Since tea and beer feature some similar flavors, it has occured to some people to mix the two!  Some people put fruity teas into their beer (maybe a lime- or lemon-flavored tea?), and some people buy their beer with tea already in it — there are new products called “Chai Cream Ale” and “green tea beer” that just entered the specialty beverage market, and might be at some South Bay BevMo stores.  So, whether you’re celebrating Cinco de Mayo, Dia de los Muertos, or Labor Day in San Jose, tea is a great addition to the menu.

Copyright 2011, Elizabeth Urbach.

Like what you read?  Leave a comment below, click on “Subscribe” above, visit the San Jose Tea Examiner page on Facebook, read my blog, or follow me on Twitter @SanJoseTea!

For more information:
San Jose Craft Beer Examiner
“Tea tasting 101: characteristics of a good-quality black tea”
“Tea 101: what is pu-erh tea?”
“Chinese black tea in San Jose”
“Japanese tea from San Jose’s Japantown”
“Barbecue with tea for Labor Day”
“Different types of Chinese black tea available in San Jose”
“Tea and food pairings for black teas”
“What are the different kinds of green tea available in San Jose?”
“5 new tea trends for 2011 from the World Tea Expo”
“Labor Day part two: menu and planning”
“Our new favorite duo: beer & tea” from the Sanctuary T blog
“All About Beer: Homebrewing Theory 101” by Ray Daniels
“Beer in England” Wikipedia article
“Beer in the United States” Wikipedia article
“First organic green tea beer wins award”
Here’s to Beer
“Real Men Drink Tea” by Robert K. Henderson
The Manly Teas blog
“The Manly Tea List”
“Green tea beer”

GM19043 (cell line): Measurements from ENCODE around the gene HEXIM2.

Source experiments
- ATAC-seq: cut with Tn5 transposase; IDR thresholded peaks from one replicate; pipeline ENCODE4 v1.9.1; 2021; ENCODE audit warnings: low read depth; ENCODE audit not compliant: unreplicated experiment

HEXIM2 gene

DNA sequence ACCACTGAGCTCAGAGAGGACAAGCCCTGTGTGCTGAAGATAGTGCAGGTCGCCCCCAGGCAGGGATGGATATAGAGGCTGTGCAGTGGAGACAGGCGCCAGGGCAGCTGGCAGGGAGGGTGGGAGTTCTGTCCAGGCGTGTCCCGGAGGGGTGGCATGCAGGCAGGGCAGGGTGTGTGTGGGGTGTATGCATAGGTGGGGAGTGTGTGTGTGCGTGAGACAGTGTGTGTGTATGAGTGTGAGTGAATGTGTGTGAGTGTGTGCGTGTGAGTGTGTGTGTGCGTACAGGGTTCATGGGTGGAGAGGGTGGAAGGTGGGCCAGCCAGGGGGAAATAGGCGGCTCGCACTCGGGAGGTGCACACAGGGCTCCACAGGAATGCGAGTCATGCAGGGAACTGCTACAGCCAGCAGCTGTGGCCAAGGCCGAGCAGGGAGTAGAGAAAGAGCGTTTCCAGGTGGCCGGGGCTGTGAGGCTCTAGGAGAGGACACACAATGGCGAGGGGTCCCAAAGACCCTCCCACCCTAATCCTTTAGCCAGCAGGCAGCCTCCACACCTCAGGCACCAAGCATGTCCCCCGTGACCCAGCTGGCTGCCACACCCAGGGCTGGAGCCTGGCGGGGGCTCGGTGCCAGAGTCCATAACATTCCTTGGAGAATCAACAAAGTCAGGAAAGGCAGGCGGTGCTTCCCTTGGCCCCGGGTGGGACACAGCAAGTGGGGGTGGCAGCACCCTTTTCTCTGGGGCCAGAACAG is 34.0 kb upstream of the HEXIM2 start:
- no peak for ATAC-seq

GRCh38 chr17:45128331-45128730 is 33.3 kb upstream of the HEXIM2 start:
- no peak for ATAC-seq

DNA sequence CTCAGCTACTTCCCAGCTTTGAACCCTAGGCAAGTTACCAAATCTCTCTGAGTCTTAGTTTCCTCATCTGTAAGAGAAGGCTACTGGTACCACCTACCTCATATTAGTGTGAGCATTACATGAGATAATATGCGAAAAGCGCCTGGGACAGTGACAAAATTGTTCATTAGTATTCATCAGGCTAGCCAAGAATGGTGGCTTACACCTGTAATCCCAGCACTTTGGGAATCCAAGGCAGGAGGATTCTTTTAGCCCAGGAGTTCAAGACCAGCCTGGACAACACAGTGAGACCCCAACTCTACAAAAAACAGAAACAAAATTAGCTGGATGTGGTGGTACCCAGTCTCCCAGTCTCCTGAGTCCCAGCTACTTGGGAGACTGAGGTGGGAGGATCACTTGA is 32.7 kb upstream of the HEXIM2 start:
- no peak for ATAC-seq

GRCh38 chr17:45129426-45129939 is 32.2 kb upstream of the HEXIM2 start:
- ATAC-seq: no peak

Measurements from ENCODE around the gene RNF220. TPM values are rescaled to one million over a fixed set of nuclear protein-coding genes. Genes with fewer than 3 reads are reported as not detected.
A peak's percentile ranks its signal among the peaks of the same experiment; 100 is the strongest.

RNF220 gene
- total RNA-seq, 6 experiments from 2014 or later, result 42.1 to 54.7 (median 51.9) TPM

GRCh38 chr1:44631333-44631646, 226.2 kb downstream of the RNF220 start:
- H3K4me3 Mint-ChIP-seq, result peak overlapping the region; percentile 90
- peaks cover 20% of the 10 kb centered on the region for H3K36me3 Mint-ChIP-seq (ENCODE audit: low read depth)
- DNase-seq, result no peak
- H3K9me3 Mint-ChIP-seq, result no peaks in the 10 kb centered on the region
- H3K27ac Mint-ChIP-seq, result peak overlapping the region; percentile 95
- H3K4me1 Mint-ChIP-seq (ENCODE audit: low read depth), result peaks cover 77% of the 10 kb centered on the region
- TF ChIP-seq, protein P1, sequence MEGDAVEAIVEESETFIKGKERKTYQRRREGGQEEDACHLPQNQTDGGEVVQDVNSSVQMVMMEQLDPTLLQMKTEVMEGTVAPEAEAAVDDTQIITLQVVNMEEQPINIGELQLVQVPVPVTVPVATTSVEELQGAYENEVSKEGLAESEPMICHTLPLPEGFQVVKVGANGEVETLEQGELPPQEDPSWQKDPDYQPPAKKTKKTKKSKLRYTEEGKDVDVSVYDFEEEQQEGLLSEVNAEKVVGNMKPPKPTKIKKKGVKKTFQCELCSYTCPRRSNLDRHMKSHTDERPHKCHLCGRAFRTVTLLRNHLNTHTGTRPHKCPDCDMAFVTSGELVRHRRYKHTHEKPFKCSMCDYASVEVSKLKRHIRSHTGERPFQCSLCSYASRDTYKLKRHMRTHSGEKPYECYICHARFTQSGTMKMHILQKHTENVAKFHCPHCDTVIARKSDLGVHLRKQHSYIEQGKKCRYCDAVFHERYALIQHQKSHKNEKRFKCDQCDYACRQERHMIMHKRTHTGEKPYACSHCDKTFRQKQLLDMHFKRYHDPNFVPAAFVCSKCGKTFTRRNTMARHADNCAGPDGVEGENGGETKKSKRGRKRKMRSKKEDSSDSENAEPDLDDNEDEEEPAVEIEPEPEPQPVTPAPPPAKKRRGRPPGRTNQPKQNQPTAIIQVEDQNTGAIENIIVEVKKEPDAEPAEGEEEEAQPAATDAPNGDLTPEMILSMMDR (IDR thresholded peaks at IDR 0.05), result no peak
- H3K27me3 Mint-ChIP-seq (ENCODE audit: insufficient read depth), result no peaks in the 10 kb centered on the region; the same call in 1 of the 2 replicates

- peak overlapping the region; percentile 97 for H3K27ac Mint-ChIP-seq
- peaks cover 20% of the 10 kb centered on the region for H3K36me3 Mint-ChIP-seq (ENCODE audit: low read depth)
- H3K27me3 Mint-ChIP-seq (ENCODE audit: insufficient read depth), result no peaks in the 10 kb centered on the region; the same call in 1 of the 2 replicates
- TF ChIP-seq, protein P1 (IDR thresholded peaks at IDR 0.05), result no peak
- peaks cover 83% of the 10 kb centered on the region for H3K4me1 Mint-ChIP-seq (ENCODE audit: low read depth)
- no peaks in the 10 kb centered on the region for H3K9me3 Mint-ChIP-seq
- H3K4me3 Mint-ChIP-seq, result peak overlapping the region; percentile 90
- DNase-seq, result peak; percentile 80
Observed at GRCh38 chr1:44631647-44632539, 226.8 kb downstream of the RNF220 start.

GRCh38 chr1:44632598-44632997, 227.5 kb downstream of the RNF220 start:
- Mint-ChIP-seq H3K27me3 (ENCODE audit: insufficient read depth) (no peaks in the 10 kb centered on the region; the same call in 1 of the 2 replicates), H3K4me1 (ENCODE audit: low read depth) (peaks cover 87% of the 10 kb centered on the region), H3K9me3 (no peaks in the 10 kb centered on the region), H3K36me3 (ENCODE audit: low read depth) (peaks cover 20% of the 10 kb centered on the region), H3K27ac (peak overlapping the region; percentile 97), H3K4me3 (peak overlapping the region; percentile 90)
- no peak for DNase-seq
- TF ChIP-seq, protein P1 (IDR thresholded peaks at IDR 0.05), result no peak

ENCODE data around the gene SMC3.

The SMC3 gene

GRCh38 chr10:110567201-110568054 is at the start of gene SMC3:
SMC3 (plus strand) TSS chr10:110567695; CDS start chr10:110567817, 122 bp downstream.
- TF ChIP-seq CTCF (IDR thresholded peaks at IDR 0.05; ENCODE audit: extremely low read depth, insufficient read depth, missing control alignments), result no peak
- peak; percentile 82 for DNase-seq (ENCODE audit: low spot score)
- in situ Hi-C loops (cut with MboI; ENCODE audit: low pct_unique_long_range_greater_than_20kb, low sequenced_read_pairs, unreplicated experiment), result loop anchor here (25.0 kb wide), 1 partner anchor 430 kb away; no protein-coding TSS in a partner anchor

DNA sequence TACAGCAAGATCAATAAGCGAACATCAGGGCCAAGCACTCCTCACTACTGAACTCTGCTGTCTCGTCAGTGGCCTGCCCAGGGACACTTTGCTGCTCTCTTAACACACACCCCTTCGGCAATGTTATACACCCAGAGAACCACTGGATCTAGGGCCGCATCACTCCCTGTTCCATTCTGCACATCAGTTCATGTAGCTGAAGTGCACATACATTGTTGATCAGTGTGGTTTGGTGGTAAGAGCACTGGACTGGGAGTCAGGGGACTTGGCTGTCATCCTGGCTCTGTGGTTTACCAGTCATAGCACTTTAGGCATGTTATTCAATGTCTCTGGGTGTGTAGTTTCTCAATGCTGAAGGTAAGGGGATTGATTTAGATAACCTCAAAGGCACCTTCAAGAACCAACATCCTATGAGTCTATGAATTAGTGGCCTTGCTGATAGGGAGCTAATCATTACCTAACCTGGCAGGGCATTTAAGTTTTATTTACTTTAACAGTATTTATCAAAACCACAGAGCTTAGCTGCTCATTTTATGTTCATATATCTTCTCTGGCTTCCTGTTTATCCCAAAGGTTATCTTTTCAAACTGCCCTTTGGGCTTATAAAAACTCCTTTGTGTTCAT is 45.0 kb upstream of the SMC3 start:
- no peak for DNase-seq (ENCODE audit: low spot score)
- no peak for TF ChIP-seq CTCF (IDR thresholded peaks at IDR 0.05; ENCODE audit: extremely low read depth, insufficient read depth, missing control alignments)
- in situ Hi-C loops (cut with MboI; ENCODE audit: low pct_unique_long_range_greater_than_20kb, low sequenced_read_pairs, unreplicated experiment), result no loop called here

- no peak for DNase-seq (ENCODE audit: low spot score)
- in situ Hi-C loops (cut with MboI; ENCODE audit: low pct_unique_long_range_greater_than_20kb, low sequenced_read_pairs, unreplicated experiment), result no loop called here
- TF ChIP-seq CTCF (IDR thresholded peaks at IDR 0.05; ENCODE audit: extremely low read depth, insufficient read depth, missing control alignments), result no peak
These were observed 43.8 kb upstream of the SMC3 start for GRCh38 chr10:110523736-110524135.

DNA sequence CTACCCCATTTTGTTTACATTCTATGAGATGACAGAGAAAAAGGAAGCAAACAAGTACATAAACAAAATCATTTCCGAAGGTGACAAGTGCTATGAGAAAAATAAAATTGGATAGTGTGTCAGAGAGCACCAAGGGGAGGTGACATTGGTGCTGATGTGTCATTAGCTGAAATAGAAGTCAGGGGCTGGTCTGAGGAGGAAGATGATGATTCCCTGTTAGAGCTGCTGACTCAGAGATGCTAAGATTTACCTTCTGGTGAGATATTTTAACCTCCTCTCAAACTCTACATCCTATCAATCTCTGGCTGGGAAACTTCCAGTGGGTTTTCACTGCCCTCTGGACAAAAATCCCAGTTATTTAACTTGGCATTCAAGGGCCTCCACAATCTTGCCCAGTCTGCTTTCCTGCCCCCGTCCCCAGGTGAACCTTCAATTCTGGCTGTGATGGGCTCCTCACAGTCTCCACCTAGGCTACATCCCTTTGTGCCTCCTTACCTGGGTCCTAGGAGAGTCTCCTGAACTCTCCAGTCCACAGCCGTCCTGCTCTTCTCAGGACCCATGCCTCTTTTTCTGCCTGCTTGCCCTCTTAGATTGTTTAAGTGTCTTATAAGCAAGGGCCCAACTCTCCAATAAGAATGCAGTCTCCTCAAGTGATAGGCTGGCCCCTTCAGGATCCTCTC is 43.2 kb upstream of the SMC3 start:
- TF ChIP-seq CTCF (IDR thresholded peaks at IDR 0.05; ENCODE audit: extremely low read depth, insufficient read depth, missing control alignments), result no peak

“Toshiyuki Kiuchi’s Hitachino Nest Beer”, by Jim Clarke
Twisted Tea from Hard Iced Tea
Chai Cream Ale

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Filed under History, Tea, Tea Tasting, Tips, Uncategorized

Review: Haagen-Dazs Sweet Chai Latte ice cream

Haagen-Dazs Sweet Chai Latte ice cream. Photo: Elizabeth Urbach.

Chai, a sweetened, milky spiced tea based on Indian masala chai, has become very popular in the San Jose area recently. Starbucks, Peet’s, and many other local coffee shops have added it to their menus, and it rivals coffee in sales. You can order it hot or iced, and Safeway, Lucky, and Zanotto’s even offer liquid chai concentrate and powdered instant chai! It’s a very short step from iced chai to chai ice cream, but if you wanted that, up until this spring you had to make it yourself. In February, Haagen-Dazs released a new Limited Edition flavor, Sweet Chai Latte, for 2011. It will be avilable at Safeway and other grocery stores throughout the San Jose area until September, according to the company website.